Chernobyl disaster a photos
Shortly after the explosion at the Chernobyl nuclear power plant on April 26, 1986, few were ready to carry a huge amount of radiation and document the catastrophe, but the Russian photographer Igor Kostin was an exception.
In subsequent years, he continued to follow the political and personal histories of those who suffered from a natural disaster, published the book “Chernobyl: A Confession of a Reporter”.
Here is a selection of his best photos made after the Chernobyl disaster
Horrible photos after the Chernobyl disaster – 27 April 1986:
The first photo of the reactor was made at 4 pm from the helicopter, 14 hours after the explosion. Later, radiation experts learned that at an altitude of 200 meters above the reactor, the radiation level reached 1500 rem.
Horrible photos May 1986:
The helicopter disinfects the place of disaster. After the explosion, the nuclear power plant was covered with radioactive dust. Aircraft and helicopters flew over the site, spraying a sticky liquid for decontamination, which fixed the radiation to the ground. Workers, known as “liquidators”, then rolled up the dried remains, like a carpet, and buried nuclear waste
Chernobyl May 1986:
In the 30-kilometer zone of the reactor, the liquidators measure the radiation levels in neighboring fields using obsolete radiation meters, wear anti-microbial combat suits that do not protect against radiation. Young plants will not be collected, but used by scientists to study genetic mutations in them.
May 1986 in Chernobyl
After the evacuation of the inhabitants of Chernobyl on May 5, 1986, the liquidators washed the radioactive dust from the streets. Before the Chernobyl catastrophe about 15 000 inhabitants lived.
Dead fish are collected from an artificial lake in the territory of Chernobyl, from which water was taken to cool the turbines. The fish that died from the effects of radiation is abnormally large and flabby.
The remains of reactor No. 4, from the roof of the third reactor
Summer of 1986:
Most of the liquidators in Chernobyl were people called out of military reserves because of their experience in clearing operations or chemical protection units. The army did not have a specialized form for use in radioactive conditions, so those who enrolled had to wear clothes made of lead sheets with a thickness of 2-4 mm. These sheets were cut to size so that aprons would cover their bodies in front and behind, especially for protecting the spine and bone marrow.
The liquidators clean the roof of the reactor 3. Initially, the workers tried to clean radioactive debris using West German, Japanese and Russian robots, but they could not cope with the extreme levels of radiation, so the authorities decided to use people. Since that time, many liquidators have died or suffer from serious health problems.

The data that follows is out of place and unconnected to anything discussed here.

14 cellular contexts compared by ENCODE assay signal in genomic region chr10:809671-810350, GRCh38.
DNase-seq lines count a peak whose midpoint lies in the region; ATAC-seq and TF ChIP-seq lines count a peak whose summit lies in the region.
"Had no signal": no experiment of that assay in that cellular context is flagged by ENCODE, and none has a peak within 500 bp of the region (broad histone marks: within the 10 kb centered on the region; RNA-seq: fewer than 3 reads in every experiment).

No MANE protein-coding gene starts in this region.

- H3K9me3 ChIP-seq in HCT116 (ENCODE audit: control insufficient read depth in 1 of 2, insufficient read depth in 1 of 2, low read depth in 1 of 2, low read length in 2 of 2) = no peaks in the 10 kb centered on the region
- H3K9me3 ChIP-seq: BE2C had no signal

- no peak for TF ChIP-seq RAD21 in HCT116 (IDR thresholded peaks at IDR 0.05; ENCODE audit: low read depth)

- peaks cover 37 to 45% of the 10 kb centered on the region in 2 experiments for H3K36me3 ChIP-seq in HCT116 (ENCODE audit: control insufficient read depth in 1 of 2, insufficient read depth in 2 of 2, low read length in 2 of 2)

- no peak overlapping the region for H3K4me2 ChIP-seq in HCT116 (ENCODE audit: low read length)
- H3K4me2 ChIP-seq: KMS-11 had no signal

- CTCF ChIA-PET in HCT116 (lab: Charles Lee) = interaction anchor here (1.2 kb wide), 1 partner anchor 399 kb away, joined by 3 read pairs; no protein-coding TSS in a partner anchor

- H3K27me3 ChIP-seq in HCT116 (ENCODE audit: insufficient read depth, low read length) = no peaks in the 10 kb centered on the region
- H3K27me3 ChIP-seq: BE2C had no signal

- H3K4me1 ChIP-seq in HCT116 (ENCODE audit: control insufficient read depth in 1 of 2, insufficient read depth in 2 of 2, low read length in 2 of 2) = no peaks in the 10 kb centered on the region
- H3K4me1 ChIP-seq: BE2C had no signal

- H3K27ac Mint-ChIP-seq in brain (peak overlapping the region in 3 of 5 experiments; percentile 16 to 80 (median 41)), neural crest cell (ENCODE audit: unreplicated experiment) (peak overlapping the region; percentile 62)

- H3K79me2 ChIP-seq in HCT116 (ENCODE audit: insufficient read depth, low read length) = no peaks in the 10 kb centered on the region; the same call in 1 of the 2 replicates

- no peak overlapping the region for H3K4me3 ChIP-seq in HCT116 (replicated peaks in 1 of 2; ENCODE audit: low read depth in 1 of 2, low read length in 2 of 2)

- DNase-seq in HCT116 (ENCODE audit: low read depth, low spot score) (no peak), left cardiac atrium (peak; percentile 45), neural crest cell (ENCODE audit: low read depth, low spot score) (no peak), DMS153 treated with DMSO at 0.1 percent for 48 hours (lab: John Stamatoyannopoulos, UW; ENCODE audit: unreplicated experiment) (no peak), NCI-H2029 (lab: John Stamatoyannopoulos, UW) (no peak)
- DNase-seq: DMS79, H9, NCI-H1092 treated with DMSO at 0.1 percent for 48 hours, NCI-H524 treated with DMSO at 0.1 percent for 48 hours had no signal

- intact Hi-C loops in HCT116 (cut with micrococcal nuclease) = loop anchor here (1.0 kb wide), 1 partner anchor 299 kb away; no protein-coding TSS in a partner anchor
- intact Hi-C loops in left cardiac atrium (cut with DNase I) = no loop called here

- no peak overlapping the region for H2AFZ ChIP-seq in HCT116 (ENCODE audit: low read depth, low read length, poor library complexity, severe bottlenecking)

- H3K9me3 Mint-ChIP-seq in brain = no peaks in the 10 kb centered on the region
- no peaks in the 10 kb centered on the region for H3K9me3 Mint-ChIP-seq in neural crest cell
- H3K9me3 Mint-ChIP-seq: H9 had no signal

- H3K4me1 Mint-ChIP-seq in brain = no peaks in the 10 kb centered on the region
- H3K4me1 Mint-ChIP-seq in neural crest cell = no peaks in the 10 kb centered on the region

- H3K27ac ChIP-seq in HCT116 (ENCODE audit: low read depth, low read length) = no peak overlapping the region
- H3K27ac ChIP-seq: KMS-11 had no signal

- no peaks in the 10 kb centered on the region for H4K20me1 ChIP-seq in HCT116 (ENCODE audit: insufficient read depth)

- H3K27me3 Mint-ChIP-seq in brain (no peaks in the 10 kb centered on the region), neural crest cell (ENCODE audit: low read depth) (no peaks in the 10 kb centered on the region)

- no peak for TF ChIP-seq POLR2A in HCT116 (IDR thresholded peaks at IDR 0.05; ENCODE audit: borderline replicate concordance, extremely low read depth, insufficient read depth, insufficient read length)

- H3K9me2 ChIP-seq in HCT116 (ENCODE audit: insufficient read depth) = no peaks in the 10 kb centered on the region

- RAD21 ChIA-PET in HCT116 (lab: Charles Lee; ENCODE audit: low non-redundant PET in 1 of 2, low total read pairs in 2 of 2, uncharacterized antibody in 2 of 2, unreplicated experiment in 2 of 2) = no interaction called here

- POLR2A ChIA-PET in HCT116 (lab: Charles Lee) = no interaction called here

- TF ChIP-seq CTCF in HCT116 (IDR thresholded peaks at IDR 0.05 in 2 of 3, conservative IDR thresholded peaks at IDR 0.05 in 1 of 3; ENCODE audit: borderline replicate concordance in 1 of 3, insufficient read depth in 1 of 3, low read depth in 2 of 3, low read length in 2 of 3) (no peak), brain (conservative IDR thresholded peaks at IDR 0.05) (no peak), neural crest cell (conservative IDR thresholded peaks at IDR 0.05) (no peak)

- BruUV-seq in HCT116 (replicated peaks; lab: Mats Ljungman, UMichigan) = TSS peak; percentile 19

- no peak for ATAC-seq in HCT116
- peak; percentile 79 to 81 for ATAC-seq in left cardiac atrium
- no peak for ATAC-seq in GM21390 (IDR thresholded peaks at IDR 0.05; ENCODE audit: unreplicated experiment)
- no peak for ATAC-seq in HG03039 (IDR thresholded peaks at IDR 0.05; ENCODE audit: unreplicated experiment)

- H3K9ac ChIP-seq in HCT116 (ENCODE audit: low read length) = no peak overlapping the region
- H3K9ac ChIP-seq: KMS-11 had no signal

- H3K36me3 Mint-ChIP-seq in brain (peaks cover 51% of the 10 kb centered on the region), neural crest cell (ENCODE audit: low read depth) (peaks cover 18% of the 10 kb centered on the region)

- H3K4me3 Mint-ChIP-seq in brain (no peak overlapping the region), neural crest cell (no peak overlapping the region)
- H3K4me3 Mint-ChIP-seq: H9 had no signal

On the occasion of the end of the cleaning operation at Reactor 3, the authorities ordered three men to fix the red flag to the top of the chimney.
Hans Blix (center), director of the International Atomic Energy Agency, watches a video detailing the operation to clean up the members of the government commission. Blix became the central figure in the liquidation of the consequences of natural disasters, visiting the Chernobyl site several times and observing the construction of the sarcophagus.
In a specialized radiation unit in Moscow, the liquidator is examined by a doctor after the operation in a sterile air-conditioned room.
The village of Kopachi is buried, the house is behind the house. It was located 7 km from the Chernobyl reactor. Entire villages will be buried in this way.
Summer of 1987:
Geneticists and botanical experts noted that many plants were victims of gigantism within a year of the disaster. These monster plants were soon destroyed by natural selection.
Relatives visit the funeral of the radiation expert Alexander Gureyev, one of the liquidators who cleaned the roof of the reactor 3. These specialists were often called “roof cats”. Gureev died as a result of radiation exposure.
Kostin discovered this deformed child in a special school for abandoned children in Belarus. The photo was published in the local Belarusian press, and a boy named “Chernobyl child”. Then it was printed in the German magazine Stern and became world famous. The child was adopted by a British family, underwent several operations and currently lives a relatively normal life.
Demonstrators in Kiev demand that the government promulgate secret Chernobyl documents. One banner says: “We demand a court in Nuremberg for Chernobyl.” Many of the affected regions are represented by their national flags, such as the green flag of Belarus, the blue and yellow flag of Ukraine and the tricolor of Russia.
Infected apples hang unassembled on a tree within a 30-kilometer inactivity zone around the nuclear facility, three years after the explosion.
A villager who refuses to leave his home in a closed area, despite the high concentration of radioactive background-137 in the soil.
The evacuated city of Pripyat. Before the disaster there were 47 000 inhabitants, including 17 000 children. Because of the contamination with isotopes of plutonium, Pripyat can not be inhabited for another 24,000 years. It was built to house Chernobyl workers in the 1970s and was one of the “youngest” cities in the USSR with an average age of 26 years. Other informal evacuations were also conducted, including in Kiev.
Summer of 1991:
You can see here, reflected in the window of the control post at the entrance to Pripyat. A ghost town containing a very high radiation level of 171 microR / H in five years after the disaster. The radiation level is considered safe to a value of approximately 50 microR / H.